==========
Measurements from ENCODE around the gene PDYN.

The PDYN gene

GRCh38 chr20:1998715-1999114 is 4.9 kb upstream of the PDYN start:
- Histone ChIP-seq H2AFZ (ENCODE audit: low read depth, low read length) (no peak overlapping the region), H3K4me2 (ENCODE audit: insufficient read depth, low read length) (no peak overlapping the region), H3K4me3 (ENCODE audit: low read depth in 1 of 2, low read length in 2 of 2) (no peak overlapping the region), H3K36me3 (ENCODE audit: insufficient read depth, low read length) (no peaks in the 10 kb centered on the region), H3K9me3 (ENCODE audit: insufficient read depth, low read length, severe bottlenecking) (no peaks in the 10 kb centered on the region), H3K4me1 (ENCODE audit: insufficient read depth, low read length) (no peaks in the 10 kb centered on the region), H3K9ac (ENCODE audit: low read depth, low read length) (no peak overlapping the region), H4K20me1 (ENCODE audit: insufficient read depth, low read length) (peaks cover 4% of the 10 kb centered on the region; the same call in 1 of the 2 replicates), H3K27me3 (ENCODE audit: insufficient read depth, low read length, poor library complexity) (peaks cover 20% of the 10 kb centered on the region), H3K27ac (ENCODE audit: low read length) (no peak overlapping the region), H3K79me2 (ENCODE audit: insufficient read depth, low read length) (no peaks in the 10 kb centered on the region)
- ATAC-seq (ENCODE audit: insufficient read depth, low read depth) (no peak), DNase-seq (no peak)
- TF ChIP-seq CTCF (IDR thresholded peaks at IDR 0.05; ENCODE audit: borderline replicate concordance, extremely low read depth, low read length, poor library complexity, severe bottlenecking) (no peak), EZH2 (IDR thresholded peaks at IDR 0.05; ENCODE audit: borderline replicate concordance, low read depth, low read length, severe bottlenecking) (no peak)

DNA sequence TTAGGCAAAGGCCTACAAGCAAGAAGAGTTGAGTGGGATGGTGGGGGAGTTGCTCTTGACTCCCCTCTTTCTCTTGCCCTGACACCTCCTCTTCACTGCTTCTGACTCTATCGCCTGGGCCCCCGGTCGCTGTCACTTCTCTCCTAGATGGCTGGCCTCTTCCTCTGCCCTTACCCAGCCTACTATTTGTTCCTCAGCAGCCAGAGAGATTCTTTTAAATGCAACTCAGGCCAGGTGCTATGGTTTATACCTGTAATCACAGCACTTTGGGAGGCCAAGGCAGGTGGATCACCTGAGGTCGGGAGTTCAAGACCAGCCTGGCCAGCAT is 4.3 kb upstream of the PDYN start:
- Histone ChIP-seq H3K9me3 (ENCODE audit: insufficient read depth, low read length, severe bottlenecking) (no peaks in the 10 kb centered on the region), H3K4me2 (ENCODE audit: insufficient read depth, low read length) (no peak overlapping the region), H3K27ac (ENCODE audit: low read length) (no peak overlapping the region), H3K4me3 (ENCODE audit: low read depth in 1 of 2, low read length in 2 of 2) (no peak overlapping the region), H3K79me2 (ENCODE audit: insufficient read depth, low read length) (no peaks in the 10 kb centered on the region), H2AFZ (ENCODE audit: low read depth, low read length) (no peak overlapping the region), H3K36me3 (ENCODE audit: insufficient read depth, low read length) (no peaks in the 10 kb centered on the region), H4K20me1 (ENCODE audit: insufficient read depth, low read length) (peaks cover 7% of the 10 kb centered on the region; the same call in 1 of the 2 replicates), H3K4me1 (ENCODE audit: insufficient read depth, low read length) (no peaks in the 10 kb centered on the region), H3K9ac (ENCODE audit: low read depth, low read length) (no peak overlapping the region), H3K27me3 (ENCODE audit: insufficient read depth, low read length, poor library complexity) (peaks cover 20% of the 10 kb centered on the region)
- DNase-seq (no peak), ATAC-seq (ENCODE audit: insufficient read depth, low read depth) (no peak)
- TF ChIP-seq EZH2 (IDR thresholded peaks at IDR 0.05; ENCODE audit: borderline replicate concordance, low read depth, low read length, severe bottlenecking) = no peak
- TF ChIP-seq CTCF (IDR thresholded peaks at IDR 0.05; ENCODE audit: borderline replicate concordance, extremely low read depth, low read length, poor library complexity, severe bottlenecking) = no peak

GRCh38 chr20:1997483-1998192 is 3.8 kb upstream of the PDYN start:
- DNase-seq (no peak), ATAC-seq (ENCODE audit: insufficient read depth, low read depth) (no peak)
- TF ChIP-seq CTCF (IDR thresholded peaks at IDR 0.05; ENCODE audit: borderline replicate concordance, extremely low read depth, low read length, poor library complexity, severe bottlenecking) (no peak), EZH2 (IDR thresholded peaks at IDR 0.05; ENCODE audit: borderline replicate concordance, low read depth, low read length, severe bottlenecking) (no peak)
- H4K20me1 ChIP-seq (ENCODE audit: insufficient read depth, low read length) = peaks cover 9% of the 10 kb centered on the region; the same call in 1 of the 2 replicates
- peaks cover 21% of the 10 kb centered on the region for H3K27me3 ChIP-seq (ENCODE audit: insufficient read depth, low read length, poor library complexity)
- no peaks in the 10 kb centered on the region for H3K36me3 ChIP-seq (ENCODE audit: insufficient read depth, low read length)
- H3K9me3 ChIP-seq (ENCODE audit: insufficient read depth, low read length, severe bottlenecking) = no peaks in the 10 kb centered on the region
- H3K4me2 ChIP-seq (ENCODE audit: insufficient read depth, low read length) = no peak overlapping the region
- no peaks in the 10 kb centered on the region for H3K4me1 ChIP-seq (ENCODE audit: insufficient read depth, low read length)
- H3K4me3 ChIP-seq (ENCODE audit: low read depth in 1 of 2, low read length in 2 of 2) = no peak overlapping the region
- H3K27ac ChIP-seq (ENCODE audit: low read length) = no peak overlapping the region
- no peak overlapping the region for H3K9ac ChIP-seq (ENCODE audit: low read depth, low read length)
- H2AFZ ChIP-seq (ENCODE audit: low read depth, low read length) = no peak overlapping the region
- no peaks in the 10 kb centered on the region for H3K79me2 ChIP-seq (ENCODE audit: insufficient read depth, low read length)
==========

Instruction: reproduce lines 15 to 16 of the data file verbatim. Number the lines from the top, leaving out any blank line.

- H4K20me1 ChIP-seq (ENCODE audit: insufficient read depth, low read length) = peaks cover 9% of the 10 kb centered on the region; the same call in 1 of the 2 replicates
- peaks cover 21% of the 10 kb centered on the region for H3K27me3 ChIP-seq (ENCODE audit: insufficient read depth, low read length, poor library complexity)